We saw two RP decks perform quite highly, both in the hands of very skilled RP pilots. It’s staying as Tier 1 simply because the build is inherently powerful, but with vulnerabilities to Noise it could be a difficult choice for some.
Finally, times are tough for the Big W. The faction’s in dire straits when its main draw, fiery murder, can be accomplished better out of NBN. There’s some good discussion going around at the moment about how to improve Weyland that I won’t go into here, but to summarise: their ice kind of sucks, their agendas aren’t amazing (edit: Oaktown is obviously amazing but Atlas requires overscoring to get maximum value), and they severely lack an in faction tool to actually score points (think Biotic Labour, Caprice, Ash, SanSan).
Right now, we see huge amounts of classic Prepaid Kate, Faust Noise and DLR Val, with a side of what I’ll call “good stuff Anarch” – basically no-gimmick Anarch decks with money, breakers and Street Peddlers that look just about the same whichever ID you play in. Recently these decks are tending to feature Atman again over the previous splash of Net-Ready Eyes due to the slow disappearance of Lotus Field.
The DLR shell, played primarily in Val and Leela before, has shifted to Val due to her innate ability to resist The All Seeing I and to threaten remotes with Blackmail. The version piloted by Dan D’Argenio to the top of Worlds features 2 Account Siphon, Faust and D4v1d to make the high-impact runs needed to set up the engine. Note that this deck is far from brainless – like anything in Netrunner, it takes a strong player to make the most of it, Expect to see a lot of this around in the near future until the hype dies down or enough people slot All Seeing I and Freelancer. Minh Tran’s variant in MaxX is also incredibly powerful and functions similarly to the old Eater MaxX shell with the addition of the DLR/Pavilion suite. It does not have Val’s resistance to All Seeing I, but its sheer power puts it as Tier 1.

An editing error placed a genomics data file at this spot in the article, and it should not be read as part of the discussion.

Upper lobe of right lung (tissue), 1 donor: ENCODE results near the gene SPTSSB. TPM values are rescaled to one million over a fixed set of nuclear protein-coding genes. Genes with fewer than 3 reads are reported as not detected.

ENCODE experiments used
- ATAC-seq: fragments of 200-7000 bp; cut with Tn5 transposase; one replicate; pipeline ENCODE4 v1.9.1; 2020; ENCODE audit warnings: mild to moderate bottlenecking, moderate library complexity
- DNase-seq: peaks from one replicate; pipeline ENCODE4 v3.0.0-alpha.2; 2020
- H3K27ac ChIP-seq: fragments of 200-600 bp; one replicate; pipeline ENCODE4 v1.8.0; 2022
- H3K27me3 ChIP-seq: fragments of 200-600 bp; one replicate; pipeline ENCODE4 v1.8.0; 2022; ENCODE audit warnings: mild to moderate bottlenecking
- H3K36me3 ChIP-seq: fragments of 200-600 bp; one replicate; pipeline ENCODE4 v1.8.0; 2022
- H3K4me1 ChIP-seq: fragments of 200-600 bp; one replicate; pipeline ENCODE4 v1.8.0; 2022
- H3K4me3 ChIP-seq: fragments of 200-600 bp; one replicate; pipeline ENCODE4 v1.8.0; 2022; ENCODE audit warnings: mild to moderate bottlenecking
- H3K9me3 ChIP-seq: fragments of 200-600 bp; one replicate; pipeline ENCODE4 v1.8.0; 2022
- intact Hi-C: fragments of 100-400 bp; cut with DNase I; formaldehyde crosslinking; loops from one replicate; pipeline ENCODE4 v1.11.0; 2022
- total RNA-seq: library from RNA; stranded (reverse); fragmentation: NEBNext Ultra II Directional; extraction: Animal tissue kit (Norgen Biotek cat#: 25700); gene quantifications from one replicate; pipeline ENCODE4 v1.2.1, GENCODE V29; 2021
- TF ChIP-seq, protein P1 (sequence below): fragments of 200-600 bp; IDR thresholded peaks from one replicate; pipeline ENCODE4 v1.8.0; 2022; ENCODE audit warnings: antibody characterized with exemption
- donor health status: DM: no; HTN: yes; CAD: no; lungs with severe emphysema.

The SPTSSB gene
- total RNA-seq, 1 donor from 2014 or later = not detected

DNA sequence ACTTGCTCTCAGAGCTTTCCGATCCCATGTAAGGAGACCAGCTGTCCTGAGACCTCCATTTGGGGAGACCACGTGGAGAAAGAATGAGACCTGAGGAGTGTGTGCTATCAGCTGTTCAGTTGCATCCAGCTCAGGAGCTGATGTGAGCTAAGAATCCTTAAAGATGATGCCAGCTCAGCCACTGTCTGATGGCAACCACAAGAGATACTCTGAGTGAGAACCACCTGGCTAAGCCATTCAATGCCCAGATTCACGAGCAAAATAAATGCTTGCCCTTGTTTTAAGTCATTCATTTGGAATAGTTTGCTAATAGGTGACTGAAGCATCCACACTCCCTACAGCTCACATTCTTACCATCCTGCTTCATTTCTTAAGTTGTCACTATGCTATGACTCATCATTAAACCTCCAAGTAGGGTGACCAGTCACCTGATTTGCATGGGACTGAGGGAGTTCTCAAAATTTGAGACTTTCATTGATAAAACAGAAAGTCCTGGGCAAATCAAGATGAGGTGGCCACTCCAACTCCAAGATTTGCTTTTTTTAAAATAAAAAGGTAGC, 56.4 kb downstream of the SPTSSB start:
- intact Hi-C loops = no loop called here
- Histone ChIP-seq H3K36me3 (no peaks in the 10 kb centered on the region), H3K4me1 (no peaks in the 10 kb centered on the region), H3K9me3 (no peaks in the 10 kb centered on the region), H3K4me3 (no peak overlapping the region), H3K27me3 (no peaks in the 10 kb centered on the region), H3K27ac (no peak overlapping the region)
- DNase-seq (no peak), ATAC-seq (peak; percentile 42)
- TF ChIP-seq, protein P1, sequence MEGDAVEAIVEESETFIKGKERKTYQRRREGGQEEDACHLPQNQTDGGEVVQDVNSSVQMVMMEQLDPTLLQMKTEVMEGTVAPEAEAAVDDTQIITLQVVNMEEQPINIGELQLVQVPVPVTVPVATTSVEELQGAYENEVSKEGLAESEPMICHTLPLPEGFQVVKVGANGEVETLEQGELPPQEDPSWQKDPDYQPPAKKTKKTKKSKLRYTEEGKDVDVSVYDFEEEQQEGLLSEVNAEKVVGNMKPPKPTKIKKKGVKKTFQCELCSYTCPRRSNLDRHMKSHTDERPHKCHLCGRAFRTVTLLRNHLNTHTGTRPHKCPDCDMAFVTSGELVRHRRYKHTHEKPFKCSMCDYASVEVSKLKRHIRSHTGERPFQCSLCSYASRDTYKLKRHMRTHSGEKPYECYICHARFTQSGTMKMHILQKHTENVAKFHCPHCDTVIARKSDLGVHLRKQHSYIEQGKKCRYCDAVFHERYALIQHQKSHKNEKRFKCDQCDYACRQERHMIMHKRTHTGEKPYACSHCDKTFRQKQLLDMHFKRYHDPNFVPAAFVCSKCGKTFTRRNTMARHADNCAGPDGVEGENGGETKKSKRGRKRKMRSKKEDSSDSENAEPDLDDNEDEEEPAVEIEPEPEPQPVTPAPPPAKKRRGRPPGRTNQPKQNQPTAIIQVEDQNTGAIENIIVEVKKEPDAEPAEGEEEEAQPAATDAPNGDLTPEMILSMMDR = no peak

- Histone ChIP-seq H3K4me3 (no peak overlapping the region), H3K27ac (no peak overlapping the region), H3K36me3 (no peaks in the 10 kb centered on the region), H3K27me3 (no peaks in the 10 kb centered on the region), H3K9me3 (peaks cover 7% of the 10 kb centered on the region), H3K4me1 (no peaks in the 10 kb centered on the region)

As much as I love Leela, and as good as it was to see Dave place 3rd at Worlds with her, I still have to slot her into Tier 2. Dave’s an insanely good player and has put in a LOT of work with Leela and Criminal in general which is probably more of a factor in his placement. We also see some other highly aggressive decks positively represented, particularly Faust Gabe (an archetype I’m particularly fond of) and a return of Eater MaxX. Apocalypse is an interesting addition to the Eater MaxX shell – it’s a great counter to horizontal NEH decks and can potentially demolish a scoring server against glacier Corps. We’re yet to see how much of an impact Keegan Lane will have on the meta, but recursion-less Criminals will have a very difficult time against him.
There’s not a lot to talk about for Shapers – a ton of players have been winning tournaments with Prepaid Kate, sometimes with Professional Contacts, sometimes not, sometimes with Film Critic sometimes not. That said, special mention to Noah McKee’s Book of Kate, featuring Sacrificial Construct and D4v1d as changes to the shell. Chris Hinkes also represented strongly with his Kit Vamp deck, which he’s been repping for over a year now.